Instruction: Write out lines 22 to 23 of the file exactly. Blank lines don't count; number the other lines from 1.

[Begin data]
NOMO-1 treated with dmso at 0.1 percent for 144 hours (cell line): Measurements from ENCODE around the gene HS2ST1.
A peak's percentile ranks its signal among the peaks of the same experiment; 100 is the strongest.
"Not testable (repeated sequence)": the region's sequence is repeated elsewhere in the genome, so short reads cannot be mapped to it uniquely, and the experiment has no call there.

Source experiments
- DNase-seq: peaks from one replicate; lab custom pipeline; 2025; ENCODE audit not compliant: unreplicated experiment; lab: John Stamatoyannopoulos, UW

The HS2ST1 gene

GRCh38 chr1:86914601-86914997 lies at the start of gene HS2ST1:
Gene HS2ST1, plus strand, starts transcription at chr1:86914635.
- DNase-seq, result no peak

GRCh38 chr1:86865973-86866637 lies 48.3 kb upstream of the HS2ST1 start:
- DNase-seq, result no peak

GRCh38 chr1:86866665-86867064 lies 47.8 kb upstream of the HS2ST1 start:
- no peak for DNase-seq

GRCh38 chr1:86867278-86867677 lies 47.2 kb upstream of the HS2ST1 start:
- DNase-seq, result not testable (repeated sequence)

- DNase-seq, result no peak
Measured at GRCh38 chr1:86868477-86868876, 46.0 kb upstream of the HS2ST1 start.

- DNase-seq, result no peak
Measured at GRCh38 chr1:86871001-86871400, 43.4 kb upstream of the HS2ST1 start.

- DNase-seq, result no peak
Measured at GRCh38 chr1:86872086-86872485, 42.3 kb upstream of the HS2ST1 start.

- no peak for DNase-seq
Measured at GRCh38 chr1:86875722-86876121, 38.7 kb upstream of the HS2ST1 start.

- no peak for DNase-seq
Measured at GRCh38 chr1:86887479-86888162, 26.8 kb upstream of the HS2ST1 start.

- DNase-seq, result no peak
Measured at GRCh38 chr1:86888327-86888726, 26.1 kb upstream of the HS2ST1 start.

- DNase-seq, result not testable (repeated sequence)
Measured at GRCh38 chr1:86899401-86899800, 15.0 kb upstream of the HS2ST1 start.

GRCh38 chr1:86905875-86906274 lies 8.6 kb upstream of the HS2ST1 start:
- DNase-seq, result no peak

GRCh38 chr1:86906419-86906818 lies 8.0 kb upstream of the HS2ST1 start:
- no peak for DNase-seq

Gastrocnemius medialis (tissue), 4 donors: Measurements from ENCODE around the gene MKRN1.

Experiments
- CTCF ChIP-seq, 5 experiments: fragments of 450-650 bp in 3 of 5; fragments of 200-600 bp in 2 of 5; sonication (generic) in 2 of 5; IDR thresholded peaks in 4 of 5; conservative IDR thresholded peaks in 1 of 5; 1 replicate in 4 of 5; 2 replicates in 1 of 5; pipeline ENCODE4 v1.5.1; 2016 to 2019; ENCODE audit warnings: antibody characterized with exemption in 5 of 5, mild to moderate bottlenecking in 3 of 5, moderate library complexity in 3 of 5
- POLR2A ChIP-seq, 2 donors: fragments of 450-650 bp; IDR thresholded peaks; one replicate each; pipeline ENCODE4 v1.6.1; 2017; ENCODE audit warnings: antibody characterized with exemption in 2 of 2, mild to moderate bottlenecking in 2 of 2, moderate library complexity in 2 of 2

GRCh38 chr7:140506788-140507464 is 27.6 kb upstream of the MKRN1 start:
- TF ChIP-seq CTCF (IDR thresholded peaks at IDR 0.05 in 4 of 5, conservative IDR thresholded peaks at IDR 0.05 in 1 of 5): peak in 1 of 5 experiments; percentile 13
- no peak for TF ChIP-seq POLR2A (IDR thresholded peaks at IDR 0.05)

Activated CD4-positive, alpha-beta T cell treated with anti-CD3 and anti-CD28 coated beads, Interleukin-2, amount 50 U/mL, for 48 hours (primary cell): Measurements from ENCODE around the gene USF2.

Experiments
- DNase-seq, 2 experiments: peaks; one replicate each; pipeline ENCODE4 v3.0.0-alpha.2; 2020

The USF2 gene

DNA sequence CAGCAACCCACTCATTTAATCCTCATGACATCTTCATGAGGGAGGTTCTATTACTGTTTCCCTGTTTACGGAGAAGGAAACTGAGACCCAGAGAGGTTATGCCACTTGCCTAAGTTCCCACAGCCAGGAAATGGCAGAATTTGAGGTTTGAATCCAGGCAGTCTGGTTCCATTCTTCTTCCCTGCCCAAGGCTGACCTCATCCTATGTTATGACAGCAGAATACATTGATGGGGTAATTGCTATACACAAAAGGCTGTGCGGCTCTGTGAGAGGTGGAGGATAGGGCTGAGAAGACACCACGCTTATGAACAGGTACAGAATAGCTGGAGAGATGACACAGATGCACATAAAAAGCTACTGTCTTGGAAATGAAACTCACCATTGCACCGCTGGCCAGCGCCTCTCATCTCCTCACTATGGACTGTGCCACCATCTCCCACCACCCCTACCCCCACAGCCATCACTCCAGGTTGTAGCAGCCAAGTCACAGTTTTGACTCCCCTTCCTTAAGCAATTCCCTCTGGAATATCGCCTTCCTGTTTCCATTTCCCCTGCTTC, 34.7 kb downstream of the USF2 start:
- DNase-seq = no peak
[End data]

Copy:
- no peak for DNase-seq
Measured at GRCh38 chr1:86875722-86876121, 38.7 kb upstream of the HS2ST1 start.